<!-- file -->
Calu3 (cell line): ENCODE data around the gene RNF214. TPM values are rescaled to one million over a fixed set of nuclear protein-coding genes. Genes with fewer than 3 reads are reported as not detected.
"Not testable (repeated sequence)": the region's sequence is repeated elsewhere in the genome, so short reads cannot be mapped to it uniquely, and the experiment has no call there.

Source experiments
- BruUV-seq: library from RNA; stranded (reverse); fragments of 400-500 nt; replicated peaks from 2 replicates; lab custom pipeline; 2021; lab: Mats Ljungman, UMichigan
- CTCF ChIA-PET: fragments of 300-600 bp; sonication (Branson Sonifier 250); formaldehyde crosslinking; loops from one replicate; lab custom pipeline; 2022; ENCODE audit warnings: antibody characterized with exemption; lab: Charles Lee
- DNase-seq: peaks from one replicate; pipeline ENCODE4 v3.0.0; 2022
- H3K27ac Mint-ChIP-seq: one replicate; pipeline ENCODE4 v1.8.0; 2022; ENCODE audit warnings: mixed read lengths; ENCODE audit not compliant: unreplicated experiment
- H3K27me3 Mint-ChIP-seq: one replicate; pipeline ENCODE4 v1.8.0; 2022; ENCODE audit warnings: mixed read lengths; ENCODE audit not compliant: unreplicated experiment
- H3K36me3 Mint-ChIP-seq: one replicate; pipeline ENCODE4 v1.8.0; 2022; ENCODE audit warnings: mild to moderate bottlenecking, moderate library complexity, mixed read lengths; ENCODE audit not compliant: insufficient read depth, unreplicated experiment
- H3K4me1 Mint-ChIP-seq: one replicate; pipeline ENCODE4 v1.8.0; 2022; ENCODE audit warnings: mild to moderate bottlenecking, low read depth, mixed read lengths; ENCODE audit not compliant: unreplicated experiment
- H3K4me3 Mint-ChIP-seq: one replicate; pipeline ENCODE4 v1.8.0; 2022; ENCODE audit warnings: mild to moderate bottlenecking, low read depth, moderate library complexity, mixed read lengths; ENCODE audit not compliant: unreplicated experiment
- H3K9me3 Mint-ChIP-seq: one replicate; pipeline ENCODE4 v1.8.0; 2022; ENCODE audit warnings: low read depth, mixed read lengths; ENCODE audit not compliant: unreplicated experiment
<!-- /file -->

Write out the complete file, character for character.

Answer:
Calu3 (cell line): ENCODE data around the gene RNF214. TPM values are rescaled to one million over a fixed set of nuclear protein-coding genes. Genes with fewer than 3 reads are reported as not detected.
"Not testable (repeated sequence)": the region's sequence is repeated elsewhere in the genome, so short reads cannot be mapped to it uniquely, and the experiment has no call there.

Source experiments
- BruUV-seq: library from RNA; stranded (reverse); fragments of 400-500 nt; replicated peaks from 2 replicates; lab custom pipeline; 2021; lab: Mats Ljungman, UMichigan
- CTCF ChIA-PET: fragments of 300-600 bp; sonication (Branson Sonifier 250); formaldehyde crosslinking; loops from one replicate; lab custom pipeline; 2022; ENCODE audit warnings: antibody characterized with exemption; lab: Charles Lee
- DNase-seq: peaks from one replicate; pipeline ENCODE4 v3.0.0; 2022
- H3K27ac Mint-ChIP-seq: one replicate; pipeline ENCODE4 v1.8.0; 2022; ENCODE audit warnings: mixed read lengths; ENCODE audit not compliant: unreplicated experiment
- H3K27me3 Mint-ChIP-seq: one replicate; pipeline ENCODE4 v1.8.0; 2022; ENCODE audit warnings: mixed read lengths; ENCODE audit not compliant: unreplicated experiment
- H3K36me3 Mint-ChIP-seq: one replicate; pipeline ENCODE4 v1.8.0; 2022; ENCODE audit warnings: mild to moderate bottlenecking, moderate library complexity, mixed read lengths; ENCODE audit not compliant: insufficient read depth, unreplicated experiment
- H3K4me1 Mint-ChIP-seq: one replicate; pipeline ENCODE4 v1.8.0; 2022; ENCODE audit warnings: mild to moderate bottlenecking, low read depth, mixed read lengths; ENCODE audit not compliant: unreplicated experiment
- H3K4me3 Mint-ChIP-seq: one replicate; pipeline ENCODE4 v1.8.0; 2022; ENCODE audit warnings: mild to moderate bottlenecking, low read depth, moderate library complexity, mixed read lengths; ENCODE audit not compliant: unreplicated experiment
- H3K9me3 Mint-ChIP-seq: one replicate; pipeline ENCODE4 v1.8.0; 2022; ENCODE audit warnings: low read depth, mixed read lengths; ENCODE audit not compliant: unreplicated experiment